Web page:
In 1959 Ferrari produced a handful of automobiles under the name Interim. They represented the chassis of prior years while acting as harbinger of exciting, new Pinin Farina body designs. The Interim, while few in numbers, was the bridge to transformation -- classical foundation driving future brilliance.
The most successful interim executives and organizational leaders align to this concept. Many years ago, I heard a reference to interim leaders as babysitters until the “permanent” successor is molded from within, or discovered outside. The characterization is offensive to the interim leader and offensive to the leader’s reporting team -- especially those leaders who understand their role is change agent, rescuer, or sculptor. For executives and leaders who consult, the interim position can be the most gratifying, inspiring and, surprisingly, "impactful" you’ve ever experienced. The company seeks eyes with diverse paradigms, versatile skills, and team trust. As interim leader, you've not much time to deliver that.
Corporate initiatives, strategies, or cultures need advancement and shaping, and not all approaches are appropriate. Similarly, interim leaders are expected to deliver according to the present need of the corporation, its current state and culture, and its future positioning. As corporate expectations and road maps vary, there are three types of interim executives, each with its own set of expectations: Sustaining, Refining, or Transforming.
Sustaining leaders are often engaged for 3 – 5 months. But sustaining is not idling. The corporate mandate, given the current activity of the group may require an operational manager who can continue the success of the previous leader. This is not stagnation by any means, and it's not easy. All organizations have had periods where activities and operations were generally robust, but without enhancement, the firm stalls. If you believe current processes are optimal, you misunderstand the innovation landscape.
Optimized processes are fleeting, an impossibility given the dynamics of change. Sustaining interim leaders are those who perceive the stresses and anomalies, identifying opportunities and recommending adjustments. That interim leader should bequeath analytical assessment of the environment, make some incremental changes if there is time in the “interim” period, and create a road map for continuous improvement.
The sustaining interim leader is she who ensures the current ship of state is clear, explainable and rational. Successors to the sustaining interim leader should be inheriting a department or a company that is crystal clear in its various organizational identities, touch points, and operating model. That model should have been re-clarified and formalized by the interim, and embraced by the team at large. This allows the interim's successor more time in calibrating the future against changing needs, rather than trying to define everyone’s role and purpose.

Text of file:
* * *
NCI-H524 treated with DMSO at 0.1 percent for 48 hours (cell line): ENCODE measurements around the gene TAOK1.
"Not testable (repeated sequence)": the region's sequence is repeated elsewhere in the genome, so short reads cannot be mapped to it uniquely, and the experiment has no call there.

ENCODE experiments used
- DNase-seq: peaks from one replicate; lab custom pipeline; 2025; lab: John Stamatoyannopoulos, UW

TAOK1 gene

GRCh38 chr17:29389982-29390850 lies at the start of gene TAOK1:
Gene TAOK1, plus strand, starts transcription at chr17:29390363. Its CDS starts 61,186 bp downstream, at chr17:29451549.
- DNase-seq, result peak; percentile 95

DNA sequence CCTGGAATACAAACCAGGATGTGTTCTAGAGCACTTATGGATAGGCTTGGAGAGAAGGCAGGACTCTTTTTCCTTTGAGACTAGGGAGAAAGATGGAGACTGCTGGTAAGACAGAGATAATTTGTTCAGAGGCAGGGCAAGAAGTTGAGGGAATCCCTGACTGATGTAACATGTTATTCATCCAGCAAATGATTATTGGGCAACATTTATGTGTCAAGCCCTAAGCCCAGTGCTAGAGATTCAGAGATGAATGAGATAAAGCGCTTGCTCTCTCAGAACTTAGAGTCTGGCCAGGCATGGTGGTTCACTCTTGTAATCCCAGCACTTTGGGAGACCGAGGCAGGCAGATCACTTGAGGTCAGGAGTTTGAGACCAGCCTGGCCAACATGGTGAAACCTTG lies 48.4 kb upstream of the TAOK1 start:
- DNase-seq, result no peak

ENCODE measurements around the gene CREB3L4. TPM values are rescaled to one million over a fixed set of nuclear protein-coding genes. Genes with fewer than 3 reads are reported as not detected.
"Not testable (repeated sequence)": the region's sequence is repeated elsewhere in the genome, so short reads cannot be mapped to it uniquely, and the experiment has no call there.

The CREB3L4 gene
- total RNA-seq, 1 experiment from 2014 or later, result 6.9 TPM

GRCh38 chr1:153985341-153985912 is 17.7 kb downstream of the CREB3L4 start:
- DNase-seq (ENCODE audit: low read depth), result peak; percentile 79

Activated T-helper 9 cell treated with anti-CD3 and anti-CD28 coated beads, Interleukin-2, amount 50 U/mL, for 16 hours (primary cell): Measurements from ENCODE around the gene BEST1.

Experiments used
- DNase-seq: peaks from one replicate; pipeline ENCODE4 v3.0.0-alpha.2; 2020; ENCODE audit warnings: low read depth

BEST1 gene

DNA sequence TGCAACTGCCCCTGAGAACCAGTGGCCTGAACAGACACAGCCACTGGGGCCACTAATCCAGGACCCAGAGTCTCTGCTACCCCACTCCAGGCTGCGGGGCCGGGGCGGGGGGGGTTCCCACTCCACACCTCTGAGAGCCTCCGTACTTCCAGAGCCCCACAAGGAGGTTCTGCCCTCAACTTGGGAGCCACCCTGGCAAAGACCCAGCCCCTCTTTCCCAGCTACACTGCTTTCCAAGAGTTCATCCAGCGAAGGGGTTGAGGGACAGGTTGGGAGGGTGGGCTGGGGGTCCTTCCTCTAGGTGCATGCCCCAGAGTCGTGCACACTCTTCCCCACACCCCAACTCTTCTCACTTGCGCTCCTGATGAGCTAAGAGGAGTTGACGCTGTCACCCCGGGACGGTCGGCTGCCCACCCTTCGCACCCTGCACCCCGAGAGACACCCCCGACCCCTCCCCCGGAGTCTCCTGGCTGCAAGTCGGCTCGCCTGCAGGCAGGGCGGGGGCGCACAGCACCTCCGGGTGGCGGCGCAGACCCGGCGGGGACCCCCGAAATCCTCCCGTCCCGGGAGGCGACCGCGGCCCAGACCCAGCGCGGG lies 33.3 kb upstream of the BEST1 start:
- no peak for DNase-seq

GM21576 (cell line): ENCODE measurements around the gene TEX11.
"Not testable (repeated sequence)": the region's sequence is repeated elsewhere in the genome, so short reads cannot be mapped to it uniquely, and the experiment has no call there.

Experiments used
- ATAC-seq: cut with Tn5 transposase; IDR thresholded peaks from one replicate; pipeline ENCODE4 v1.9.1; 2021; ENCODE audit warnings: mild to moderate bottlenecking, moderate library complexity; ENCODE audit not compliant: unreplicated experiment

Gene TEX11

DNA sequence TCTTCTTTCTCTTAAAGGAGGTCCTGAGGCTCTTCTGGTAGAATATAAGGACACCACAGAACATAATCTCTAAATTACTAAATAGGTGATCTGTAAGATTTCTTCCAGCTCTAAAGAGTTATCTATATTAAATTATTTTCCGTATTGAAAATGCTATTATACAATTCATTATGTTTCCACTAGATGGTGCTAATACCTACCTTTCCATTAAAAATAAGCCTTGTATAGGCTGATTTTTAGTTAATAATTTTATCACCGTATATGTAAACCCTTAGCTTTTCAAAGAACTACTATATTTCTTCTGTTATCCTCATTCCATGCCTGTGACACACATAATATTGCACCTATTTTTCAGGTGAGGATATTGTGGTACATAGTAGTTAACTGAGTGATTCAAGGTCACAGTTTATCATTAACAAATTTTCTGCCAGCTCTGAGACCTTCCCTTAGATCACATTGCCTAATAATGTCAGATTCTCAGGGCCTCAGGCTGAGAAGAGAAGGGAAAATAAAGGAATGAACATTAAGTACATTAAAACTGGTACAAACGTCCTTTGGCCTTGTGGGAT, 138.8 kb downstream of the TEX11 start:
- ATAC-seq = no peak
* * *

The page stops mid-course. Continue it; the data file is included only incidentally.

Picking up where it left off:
A successor’s expectant value is preparation and improvement. In standard operational analysis, the first step is understanding current state. Therefore, the sustaining interim leader leaves a legacy of explicit definitions -- documented and digestible knowledge on the firm's current state.
Fixing defects, filling gaps and running around to cover ignored and festering process liabilities without a go-forward plan are unfair to the incoming successor, which can result in unfinished promises and reputational decay of the sustaining interim leader.
Refining Interim leaders can be of short duration as well, but often require at least six months to institutionalize enhanced capabilities the group's viability, as a successor or sought.
This interim leader must rely on a shared frame of reference, illustrating the group's project portfolio. The refining leader manages and directs by way of a holistic view of initiatives and their impact and dependency on suppliers, business processes, services and stakeholders.
The refining interim leader must mandate a project portfolio management mindset and a business-impact perspective of all other managers. Ensuring there is a solid intake process is not enough. Exception management of a list of projects is a transactional necessity but that is not portfolio management!